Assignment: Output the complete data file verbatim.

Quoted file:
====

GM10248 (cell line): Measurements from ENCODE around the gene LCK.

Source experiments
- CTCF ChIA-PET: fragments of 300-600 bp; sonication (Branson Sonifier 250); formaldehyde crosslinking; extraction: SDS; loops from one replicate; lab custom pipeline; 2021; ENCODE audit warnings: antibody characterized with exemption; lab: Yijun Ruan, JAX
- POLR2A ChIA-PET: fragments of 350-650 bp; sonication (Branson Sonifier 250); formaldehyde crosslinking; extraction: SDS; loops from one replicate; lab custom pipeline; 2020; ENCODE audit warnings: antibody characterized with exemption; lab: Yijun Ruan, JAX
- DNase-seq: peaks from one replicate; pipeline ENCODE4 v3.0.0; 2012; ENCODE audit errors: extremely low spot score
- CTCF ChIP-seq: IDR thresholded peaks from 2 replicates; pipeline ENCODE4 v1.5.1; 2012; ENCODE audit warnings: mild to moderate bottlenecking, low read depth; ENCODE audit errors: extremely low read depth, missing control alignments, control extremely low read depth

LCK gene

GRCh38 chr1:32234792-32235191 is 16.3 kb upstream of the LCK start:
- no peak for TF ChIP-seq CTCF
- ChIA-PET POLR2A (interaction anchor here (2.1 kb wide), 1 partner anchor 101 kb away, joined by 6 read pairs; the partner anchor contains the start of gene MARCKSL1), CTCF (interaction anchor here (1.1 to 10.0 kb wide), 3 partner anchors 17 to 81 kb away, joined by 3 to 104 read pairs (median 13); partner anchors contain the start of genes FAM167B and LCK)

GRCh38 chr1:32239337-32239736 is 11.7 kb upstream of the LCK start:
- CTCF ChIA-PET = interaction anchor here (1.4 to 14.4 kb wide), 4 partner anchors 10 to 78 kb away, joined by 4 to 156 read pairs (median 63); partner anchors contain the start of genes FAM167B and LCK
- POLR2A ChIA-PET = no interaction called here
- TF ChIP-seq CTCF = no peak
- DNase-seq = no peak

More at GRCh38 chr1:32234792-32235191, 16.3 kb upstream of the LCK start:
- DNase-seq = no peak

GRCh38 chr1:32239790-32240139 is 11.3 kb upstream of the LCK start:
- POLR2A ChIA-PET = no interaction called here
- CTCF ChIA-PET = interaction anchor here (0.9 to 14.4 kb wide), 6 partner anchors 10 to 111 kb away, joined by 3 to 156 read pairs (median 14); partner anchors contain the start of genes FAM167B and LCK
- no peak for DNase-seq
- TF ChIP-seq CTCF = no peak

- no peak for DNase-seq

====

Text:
GM10248 (cell line): Measurements from ENCODE around the gene LCK.

Source experiments
- CTCF ChIA-PET: fragments of 300-600 bp; sonication (Branson Sonifier 250); formaldehyde crosslinking; extraction: SDS; loops from one replicate; lab custom pipeline; 2021; ENCODE audit warnings: antibody characterized with exemption; lab: Yijun Ruan, JAX
- POLR2A ChIA-PET: fragments of 350-650 bp; sonication (Branson Sonifier 250); formaldehyde crosslinking; extraction: SDS; loops from one replicate; lab custom pipeline; 2020; ENCODE audit warnings: antibody characterized with exemption; lab: Yijun Ruan, JAX
- DNase-seq: peaks from one replicate; pipeline ENCODE4 v3.0.0; 2012; ENCODE audit errors: extremely low spot score
- CTCF ChIP-seq: IDR thresholded peaks from 2 replicates; pipeline ENCODE4 v1.5.1; 2012; ENCODE audit warnings: mild to moderate bottlenecking, low read depth; ENCODE audit errors: extremely low read depth, missing control alignments, control extremely low read depth

LCK gene

GRCh38 chr1:32234792-32235191 is 16.3 kb upstream of the LCK start:
- no peak for TF ChIP-seq CTCF
- ChIA-PET POLR2A (interaction anchor here (2.1 kb wide), 1 partner anchor 101 kb away, joined by 6 read pairs; the partner anchor contains the start of gene MARCKSL1), CTCF (interaction anchor here (1.1 to 10.0 kb wide), 3 partner anchors 17 to 81 kb away, joined by 3 to 104 read pairs (median 13); partner anchors contain the start of genes FAM167B and LCK)

GRCh38 chr1:32239337-32239736 is 11.7 kb upstream of the LCK start:
- CTCF ChIA-PET = interaction anchor here (1.4 to 14.4 kb wide), 4 partner anchors 10 to 78 kb away, joined by 4 to 156 read pairs (median 63); partner anchors contain the start of genes FAM167B and LCK
- POLR2A ChIA-PET = no interaction called here
- TF ChIP-seq CTCF = no peak
- DNase-seq = no peak

More at GRCh38 chr1:32234792-32235191, 16.3 kb upstream of the LCK start:
- DNase-seq = no peak

GRCh38 chr1:32239790-32240139 is 11.3 kb upstream of the LCK start:
- POLR2A ChIA-PET = no interaction called here
- CTCF ChIA-PET = interaction anchor here (0.9 to 14.4 kb wide), 6 partner anchors 10 to 111 kb away, joined by 3 to 156 read pairs (median 14); partner anchors contain the start of genes FAM167B and LCK
- no peak for DNase-seq
- TF ChIP-seq CTCF = no peak

- no peak for DNase-seq